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Protecting your e-mail list from viruses

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Most companies worry about lost productivity when considering e-mail security, according to a new report from Aberdeen Group, “The Ins and Outs of Email Vulnerability.” But they should also be thinking about what a virus or bot—even if it doesn’t originate on their server—could do to their customer and prospect relationships, said Carol Baroudi, research director at Aberdeen.

Viruses can turn servers and PCs into bots, which can then be controlled remotely for illegal or damaging purposes, such as sending out more viruses or attempting to steal personal information. While viruses have been around for decades, today, computers can become infected even if there is a virus-scan program running.

So how can companies protect their network—and the people to whom they send e-mail? The first level of protection has to start with the IT staff, Baroudi said.

“You have to ask, ‘What protections do we have in place to make sure our e-mail isn’t infected in any way, shape or form?’ Also ask what they are doing to make sure your network doesn’t get infected from a botnet, because botnets get through spam filters and sometimes get through virus filters.”

Baroudi said companies also need something on the browser side that’s making sure the URL displayed is the site the user is really visiting. Most browsers’ newest versions have warnings that will pop up and tell users that the site they’re navigating is suspicious, she said.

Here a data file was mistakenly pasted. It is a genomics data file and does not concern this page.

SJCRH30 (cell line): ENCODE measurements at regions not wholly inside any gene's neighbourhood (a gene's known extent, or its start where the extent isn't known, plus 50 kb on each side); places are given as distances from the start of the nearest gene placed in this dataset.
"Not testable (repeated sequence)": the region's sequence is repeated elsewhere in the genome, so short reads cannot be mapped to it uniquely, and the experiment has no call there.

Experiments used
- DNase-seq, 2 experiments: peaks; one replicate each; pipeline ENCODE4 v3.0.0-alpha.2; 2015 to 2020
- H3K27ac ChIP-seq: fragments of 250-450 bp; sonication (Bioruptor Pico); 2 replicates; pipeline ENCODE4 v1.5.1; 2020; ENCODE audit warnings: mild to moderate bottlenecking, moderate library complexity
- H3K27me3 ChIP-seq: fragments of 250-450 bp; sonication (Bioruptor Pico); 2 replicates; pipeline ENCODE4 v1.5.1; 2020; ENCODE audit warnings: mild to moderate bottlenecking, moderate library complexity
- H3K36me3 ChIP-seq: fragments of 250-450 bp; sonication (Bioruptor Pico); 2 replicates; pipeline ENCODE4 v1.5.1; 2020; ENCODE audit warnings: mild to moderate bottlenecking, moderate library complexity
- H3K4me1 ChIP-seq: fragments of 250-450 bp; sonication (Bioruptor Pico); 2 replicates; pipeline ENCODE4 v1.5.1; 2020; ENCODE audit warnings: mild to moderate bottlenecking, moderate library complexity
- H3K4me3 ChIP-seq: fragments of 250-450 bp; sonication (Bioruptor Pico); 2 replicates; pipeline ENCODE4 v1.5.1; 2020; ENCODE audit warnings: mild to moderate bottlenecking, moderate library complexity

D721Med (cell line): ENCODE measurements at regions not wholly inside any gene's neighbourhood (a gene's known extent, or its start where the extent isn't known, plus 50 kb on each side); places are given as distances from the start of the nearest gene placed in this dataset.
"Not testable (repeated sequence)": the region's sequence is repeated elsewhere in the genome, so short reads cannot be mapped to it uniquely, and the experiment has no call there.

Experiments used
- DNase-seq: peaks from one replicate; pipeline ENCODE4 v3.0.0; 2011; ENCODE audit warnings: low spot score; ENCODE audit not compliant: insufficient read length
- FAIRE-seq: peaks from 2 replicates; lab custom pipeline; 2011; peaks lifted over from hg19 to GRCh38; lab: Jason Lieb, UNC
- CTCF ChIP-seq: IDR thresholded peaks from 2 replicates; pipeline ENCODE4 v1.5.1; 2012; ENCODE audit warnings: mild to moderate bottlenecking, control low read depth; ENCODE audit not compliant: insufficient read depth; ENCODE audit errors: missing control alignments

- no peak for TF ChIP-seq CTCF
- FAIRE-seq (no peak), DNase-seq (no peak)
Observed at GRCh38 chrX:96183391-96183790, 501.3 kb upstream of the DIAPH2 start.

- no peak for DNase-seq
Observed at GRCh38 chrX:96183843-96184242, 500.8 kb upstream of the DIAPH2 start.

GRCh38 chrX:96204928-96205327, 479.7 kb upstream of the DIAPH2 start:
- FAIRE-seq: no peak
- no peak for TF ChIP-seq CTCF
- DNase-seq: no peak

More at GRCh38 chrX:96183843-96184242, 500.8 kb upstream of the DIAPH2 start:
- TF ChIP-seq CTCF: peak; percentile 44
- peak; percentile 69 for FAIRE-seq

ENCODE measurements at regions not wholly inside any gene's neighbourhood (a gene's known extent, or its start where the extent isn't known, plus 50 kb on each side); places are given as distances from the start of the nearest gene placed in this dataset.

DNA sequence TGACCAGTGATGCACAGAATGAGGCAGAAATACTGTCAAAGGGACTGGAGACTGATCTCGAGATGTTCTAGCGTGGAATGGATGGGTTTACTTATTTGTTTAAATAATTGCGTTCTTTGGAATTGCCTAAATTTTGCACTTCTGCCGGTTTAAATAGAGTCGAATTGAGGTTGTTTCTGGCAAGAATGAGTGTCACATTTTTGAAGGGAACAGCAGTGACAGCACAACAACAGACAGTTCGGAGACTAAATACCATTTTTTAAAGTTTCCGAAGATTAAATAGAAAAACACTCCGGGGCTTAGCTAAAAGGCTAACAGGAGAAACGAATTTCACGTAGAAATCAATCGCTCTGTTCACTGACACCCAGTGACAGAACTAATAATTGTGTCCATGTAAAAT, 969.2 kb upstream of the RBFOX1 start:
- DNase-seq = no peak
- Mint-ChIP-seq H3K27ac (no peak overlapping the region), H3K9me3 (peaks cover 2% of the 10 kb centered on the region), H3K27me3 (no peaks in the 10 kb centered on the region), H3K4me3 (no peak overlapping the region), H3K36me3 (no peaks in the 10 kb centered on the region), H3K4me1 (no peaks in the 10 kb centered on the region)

To educate recipients of e-mail marketing messages, marketers may want to inform readers about botnet threats, warning them to be on the lookout for e-mail that comes to them with the marketer’s name on it but links to a suspicious site.

Baroudi said marketers can also mitigate some of the risk by using an e-mail service provider to send e-mail marketing messages because most large services are vigilant about keeping viruses and botnets off their networks.

What can companies do if their network is infected and they’ve sent out a virus to their e-mail list? Send out another message immediately via an uninfected e-mail account warning them of the dangers, Baroudi said. But don’t expect that message to be greeted with open arms, she added.

“You’re going to need to send out an e-mail, but they’re probably not going to want to hear from you. A better option is not getting infected to begin with, which can put your entire brand at risk.” She added: “An e-mail list is a prized possession. You need to do everything you can to safeguard that list.”

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